The cover of the novel is striking. It looks like a Bard that is preparing to tell a story. The blue and black tones are fitting for this novel. Blue and black are like the after effects of a hard hit, a fall, a bruise. But if the people, like the Bard, would seemingly open up and expose their hearts, a nation could become blossoming flowers.
Zakes Mda’s novel, Ways of Dying, is about post colonization, and the bruising of a war torn nation and violent people. The novel illustrates the black-and-blueness of poverty and death, pain and suffering, grief and despair. It is written with a tone of humor, and the language is light; but the message is real and poignant.
The novel is about violence. People who were once oppressed and brutalized are now the oppressors and the violators. Toloki, the main protagonist, is a "Professional Mourner." He travels the various South African settlements or townships, and he views and reports on the constant violence that he is privy to and witnesses – the fighting and the killing.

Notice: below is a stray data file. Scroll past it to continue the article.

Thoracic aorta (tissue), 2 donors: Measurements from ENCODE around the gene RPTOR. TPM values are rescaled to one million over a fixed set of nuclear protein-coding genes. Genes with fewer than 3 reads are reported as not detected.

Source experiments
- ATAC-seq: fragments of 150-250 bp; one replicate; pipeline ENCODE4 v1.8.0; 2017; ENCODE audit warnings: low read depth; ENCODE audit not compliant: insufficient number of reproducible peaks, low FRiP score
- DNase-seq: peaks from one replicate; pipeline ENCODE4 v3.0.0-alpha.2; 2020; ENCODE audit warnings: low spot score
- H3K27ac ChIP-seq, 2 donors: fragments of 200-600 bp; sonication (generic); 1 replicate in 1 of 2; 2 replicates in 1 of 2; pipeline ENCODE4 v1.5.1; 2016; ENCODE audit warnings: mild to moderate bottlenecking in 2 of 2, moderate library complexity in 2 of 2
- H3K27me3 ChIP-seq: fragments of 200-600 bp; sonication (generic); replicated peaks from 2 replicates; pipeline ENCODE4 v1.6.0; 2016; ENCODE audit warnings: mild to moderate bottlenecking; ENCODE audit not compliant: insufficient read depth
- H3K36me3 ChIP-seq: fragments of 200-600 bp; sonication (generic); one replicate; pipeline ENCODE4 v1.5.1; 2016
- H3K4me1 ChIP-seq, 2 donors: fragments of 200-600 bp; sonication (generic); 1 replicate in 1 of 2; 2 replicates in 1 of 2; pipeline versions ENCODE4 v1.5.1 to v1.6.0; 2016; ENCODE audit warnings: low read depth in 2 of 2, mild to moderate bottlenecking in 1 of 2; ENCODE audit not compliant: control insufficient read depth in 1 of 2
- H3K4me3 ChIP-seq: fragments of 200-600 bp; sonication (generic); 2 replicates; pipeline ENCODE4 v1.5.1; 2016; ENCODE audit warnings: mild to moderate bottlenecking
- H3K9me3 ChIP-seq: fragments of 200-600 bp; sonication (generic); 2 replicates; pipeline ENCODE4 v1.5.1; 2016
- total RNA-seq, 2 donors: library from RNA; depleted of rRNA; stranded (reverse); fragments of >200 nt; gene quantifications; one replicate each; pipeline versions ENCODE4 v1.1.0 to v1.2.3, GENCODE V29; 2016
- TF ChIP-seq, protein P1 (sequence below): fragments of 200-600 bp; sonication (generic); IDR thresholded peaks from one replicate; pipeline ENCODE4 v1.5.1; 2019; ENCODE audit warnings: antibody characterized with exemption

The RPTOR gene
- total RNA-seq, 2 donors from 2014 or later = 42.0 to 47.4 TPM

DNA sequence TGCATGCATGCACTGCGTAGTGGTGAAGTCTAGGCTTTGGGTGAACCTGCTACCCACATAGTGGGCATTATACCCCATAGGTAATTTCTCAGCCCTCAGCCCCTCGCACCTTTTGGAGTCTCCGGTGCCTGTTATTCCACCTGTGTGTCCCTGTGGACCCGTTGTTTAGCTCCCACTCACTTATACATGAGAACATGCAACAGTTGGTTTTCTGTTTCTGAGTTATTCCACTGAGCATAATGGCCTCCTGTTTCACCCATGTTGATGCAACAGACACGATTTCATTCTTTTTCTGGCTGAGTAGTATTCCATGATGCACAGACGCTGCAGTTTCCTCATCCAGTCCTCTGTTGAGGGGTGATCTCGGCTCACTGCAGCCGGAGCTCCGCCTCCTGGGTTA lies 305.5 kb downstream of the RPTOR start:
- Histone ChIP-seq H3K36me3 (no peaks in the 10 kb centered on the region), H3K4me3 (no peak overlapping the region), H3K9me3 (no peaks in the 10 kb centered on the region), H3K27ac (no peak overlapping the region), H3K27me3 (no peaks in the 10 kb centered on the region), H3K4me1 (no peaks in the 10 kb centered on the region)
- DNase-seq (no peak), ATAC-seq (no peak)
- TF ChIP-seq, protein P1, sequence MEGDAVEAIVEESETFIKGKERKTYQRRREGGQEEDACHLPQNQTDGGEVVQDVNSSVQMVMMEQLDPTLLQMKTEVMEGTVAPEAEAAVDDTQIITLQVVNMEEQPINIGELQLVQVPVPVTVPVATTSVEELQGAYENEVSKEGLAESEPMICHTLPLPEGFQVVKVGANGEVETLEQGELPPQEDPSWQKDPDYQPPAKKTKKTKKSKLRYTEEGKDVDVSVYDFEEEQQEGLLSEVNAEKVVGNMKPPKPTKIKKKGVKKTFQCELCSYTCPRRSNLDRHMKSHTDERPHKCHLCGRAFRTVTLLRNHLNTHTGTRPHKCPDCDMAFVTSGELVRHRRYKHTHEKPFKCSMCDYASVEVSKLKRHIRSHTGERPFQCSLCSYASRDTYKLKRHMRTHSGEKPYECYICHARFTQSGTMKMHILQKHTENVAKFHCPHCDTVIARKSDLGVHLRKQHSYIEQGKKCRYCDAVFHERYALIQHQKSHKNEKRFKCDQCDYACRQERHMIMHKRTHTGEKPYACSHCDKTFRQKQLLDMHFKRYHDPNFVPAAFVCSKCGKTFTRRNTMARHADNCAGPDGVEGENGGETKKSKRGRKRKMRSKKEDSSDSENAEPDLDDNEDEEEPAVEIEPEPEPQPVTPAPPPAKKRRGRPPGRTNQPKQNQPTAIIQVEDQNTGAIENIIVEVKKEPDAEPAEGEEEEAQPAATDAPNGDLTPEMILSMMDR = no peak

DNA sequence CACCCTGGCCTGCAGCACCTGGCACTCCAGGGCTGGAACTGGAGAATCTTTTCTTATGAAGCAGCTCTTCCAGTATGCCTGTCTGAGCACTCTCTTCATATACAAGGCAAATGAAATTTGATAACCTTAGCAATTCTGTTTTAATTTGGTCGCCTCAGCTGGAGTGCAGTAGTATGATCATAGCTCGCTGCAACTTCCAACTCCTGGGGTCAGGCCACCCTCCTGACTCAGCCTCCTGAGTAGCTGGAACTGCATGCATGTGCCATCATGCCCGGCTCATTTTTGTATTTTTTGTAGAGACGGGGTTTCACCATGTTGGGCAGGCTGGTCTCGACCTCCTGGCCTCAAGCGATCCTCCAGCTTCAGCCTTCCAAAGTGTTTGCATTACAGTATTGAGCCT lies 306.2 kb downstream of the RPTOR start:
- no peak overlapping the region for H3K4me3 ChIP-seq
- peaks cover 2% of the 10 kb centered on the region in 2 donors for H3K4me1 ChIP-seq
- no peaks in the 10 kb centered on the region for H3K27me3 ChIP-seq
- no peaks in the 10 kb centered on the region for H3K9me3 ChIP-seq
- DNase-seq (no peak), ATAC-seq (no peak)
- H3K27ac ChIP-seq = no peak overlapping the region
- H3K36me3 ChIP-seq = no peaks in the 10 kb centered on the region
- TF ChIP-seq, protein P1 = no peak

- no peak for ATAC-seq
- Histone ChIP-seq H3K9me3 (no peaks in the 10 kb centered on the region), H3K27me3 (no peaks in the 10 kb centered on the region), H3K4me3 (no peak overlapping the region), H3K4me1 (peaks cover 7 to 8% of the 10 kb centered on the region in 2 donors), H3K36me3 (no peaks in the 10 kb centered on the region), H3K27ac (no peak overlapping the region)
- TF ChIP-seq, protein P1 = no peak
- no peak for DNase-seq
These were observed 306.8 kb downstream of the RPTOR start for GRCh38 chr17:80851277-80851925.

He attends funerals on a daily basis. The description of his dress is so very important. He wears a cape, a well-worn hat, and an old suit. He wears it with pride, dignity, and purpose. Toloki is, in every sense, a Bard. He records these atrocious events and delivers a message to the reader, and his function becomes clear.
In the novel, he is grieving for the deceased and their families, but the reader knows he is truly suffering because of the nation as a whole. In the novel, the deaths of people occur as a result of senseless crime, hatred, racism, and poverty. The reader senses that the picture is greater. It is about the state of South Africa. We have all heard about it and learned about it. We have all watched it on the news.
The Madonna of Excelsior had the same visual impact. I have never forgotten Mda’s imagery of apartheid in South Africa. The humiliation of Nikki in the meat market, forced to strip naked for all to see, just because a white woman accused her of stealing. Then, in the end and after all the hardship, she finds a sense of freedom with her bees. Like the imagery in The Madonna of Excelsior, the images in Ways of Dying are just as prolific. Toloki, the Professional Mourner and the Bard, is speaking to the people. The real question is: Will the people listen?